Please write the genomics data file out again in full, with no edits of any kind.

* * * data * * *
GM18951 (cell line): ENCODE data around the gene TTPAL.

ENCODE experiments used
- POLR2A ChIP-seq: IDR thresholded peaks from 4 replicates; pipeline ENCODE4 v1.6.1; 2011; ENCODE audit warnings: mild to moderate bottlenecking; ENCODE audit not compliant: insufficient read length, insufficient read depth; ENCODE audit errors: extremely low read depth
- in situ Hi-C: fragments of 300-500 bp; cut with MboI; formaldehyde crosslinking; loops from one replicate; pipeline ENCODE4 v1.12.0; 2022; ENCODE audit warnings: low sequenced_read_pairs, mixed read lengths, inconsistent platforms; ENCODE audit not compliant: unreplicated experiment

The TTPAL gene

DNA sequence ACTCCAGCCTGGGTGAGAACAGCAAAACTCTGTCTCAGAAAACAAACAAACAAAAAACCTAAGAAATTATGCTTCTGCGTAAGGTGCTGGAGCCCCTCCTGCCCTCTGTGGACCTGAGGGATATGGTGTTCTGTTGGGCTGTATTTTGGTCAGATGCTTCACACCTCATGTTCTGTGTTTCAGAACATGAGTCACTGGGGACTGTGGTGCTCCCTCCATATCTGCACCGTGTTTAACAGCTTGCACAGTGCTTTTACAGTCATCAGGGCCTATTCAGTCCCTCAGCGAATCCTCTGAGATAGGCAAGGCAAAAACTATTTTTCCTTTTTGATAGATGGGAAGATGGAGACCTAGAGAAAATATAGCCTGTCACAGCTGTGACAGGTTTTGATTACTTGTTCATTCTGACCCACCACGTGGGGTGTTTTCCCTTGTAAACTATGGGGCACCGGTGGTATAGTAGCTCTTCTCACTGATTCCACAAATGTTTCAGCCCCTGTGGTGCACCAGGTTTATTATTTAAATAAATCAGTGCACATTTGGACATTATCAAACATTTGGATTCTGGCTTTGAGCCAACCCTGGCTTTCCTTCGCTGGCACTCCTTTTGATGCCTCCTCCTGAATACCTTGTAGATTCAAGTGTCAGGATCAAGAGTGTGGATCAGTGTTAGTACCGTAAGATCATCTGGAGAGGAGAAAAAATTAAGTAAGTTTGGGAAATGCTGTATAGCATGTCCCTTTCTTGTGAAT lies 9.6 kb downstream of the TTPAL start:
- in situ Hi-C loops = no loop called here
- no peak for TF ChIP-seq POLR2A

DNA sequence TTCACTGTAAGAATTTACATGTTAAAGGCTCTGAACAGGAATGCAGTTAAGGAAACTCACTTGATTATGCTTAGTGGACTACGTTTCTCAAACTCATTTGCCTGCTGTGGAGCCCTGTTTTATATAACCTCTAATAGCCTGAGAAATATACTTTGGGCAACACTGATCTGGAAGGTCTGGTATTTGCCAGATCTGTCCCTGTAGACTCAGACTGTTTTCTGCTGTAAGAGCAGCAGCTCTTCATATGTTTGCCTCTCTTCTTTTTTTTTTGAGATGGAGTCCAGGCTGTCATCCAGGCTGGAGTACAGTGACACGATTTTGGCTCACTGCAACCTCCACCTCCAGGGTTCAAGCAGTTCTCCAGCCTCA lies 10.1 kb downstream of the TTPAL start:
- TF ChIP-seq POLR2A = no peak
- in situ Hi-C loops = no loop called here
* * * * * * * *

GM18951 (cell line): ENCODE data around the gene TTPAL.

ENCODE experiments used
- POLR2A ChIP-seq: IDR thresholded peaks from 4 replicates; pipeline ENCODE4 v1.6.1; 2011; ENCODE audit warnings: mild to moderate bottlenecking; ENCODE audit not compliant: insufficient read length, insufficient read depth; ENCODE audit errors: extremely low read depth
- in situ Hi-C: fragments of 300-500 bp; cut with MboI; formaldehyde crosslinking; loops from one replicate; pipeline ENCODE4 v1.12.0; 2022; ENCODE audit warnings: low sequenced_read_pairs, mixed read lengths, inconsistent platforms; ENCODE audit not compliant: unreplicated experiment

The TTPAL gene

DNA sequence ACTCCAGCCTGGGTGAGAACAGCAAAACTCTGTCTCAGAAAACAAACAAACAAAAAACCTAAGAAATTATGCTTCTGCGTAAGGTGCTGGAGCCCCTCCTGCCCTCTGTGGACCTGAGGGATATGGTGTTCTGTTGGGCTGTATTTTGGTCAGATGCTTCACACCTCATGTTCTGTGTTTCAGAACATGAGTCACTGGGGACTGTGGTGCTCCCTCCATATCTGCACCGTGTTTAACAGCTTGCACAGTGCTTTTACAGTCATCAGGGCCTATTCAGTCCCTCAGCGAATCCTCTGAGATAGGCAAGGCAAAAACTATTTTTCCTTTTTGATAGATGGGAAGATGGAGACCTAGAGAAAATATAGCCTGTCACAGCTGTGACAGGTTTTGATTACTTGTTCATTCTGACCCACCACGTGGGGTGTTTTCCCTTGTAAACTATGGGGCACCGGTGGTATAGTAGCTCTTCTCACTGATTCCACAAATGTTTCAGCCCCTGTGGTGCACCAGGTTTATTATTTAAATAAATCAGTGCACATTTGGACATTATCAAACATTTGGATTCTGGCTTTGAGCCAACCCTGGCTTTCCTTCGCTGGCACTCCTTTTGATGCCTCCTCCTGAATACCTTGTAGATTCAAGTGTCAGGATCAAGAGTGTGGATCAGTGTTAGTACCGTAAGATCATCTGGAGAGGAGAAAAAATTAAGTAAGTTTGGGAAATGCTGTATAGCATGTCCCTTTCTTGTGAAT lies 9.6 kb downstream of the TTPAL start:
- in situ Hi-C loops = no loop called here
- no peak for TF ChIP-seq POLR2A

DNA sequence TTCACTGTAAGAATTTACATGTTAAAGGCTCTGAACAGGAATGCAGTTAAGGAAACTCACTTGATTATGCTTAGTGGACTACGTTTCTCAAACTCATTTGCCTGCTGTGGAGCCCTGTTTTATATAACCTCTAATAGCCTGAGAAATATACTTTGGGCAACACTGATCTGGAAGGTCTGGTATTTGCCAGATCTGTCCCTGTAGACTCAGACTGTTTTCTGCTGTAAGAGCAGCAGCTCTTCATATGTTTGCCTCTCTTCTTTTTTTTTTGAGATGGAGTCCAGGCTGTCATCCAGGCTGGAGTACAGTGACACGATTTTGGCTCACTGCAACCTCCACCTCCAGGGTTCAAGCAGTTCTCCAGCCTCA lies 10.1 kb downstream of the TTPAL start:
- TF ChIP-seq POLR2A = no peak
- in situ Hi-C loops = no loop called here